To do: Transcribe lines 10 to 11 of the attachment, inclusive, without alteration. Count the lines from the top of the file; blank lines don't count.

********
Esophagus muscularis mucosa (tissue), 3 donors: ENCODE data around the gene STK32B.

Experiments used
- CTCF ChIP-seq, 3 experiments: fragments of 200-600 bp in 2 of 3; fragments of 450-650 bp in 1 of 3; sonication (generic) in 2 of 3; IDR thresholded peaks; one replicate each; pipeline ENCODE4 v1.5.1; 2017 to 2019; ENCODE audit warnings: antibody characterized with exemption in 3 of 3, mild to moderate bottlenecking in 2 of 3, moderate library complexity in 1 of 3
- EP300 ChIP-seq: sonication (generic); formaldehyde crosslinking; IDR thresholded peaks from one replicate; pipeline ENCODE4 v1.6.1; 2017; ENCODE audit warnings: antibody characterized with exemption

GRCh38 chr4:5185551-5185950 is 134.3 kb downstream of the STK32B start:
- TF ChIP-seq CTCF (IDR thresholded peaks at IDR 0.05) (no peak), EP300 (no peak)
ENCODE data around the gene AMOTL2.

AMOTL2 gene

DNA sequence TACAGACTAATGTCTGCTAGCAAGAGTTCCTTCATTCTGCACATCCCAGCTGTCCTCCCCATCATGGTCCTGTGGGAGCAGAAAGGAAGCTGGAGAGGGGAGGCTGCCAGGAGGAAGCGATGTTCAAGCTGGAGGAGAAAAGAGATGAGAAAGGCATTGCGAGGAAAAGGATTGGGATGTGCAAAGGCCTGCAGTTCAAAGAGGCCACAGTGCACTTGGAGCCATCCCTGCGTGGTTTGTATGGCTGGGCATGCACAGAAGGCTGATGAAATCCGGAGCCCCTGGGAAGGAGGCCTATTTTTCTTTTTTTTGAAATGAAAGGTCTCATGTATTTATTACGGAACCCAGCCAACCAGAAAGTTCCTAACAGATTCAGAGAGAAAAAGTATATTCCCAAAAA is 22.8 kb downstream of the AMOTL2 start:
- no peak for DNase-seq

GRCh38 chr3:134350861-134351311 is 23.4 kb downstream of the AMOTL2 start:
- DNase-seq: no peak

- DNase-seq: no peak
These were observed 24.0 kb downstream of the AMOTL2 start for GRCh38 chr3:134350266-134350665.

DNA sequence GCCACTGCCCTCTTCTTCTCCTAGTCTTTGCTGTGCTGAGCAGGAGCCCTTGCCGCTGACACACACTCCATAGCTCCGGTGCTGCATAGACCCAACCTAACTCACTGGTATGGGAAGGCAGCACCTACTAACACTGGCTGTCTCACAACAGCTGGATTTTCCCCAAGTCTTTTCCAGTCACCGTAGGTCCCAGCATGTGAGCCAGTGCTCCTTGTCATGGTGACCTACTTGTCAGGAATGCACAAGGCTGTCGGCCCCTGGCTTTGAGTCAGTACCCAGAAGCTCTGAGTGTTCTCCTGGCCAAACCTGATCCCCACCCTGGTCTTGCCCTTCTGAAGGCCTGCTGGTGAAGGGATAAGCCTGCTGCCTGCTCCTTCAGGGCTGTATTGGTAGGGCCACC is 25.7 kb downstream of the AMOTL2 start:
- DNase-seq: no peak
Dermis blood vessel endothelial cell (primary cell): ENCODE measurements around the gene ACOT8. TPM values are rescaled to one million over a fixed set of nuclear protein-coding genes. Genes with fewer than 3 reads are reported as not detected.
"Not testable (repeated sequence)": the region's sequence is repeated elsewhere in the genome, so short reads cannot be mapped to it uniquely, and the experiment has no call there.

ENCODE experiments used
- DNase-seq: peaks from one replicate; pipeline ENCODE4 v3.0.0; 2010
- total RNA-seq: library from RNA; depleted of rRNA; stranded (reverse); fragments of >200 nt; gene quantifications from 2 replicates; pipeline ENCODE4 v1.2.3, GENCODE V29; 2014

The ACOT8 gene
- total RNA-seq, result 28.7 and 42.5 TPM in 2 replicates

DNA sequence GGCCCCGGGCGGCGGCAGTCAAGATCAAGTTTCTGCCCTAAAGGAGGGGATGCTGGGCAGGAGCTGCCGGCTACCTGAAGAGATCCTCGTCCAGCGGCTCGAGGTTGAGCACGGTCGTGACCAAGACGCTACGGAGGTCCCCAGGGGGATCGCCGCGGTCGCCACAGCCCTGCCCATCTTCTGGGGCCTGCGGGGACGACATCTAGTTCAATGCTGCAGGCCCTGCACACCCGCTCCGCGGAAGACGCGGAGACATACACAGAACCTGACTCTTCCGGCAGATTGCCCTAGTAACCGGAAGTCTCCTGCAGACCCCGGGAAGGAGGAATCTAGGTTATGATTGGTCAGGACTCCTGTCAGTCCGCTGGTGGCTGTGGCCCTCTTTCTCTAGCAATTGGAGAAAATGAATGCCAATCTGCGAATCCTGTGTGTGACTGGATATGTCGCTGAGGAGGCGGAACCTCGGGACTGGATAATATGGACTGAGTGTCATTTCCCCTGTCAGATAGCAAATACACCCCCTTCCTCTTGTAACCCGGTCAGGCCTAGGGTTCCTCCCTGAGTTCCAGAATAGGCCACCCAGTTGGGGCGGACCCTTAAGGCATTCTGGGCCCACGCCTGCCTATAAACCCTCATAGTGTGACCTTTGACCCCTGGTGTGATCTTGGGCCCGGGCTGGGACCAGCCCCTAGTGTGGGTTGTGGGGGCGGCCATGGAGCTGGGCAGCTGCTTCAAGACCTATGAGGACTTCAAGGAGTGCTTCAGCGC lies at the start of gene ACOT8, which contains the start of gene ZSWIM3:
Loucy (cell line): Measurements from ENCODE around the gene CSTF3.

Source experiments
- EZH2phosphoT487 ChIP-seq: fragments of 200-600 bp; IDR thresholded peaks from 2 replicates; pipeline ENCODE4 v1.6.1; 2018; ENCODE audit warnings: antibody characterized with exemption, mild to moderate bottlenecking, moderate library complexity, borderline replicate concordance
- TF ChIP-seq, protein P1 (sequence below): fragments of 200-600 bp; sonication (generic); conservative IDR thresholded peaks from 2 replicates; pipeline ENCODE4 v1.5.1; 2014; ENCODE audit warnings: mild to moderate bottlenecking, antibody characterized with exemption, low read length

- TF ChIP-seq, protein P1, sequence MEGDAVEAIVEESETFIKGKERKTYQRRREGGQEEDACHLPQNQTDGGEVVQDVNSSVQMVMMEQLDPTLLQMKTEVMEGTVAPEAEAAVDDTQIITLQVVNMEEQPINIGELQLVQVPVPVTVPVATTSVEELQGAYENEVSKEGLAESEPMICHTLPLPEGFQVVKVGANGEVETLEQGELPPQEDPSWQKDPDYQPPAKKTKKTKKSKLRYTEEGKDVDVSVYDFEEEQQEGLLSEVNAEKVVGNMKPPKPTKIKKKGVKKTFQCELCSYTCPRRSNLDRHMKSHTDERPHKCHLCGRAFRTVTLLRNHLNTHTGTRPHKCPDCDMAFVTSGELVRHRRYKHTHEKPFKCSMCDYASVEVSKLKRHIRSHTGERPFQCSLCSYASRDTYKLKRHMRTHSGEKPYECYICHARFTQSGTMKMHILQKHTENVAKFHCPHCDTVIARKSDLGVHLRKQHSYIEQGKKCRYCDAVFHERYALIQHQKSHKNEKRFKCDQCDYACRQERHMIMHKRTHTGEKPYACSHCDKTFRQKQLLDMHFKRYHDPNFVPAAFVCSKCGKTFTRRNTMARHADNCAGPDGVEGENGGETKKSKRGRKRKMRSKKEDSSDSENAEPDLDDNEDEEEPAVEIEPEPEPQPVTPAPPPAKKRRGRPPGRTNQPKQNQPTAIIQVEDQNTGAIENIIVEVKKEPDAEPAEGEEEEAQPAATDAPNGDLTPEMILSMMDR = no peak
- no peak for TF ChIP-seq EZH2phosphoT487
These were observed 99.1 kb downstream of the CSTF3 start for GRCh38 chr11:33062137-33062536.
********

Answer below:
- no peak for DNase-seq

GRCh38 chr3:134350861-134351311 is 23.4 kb downstream of the AMOTL2 start: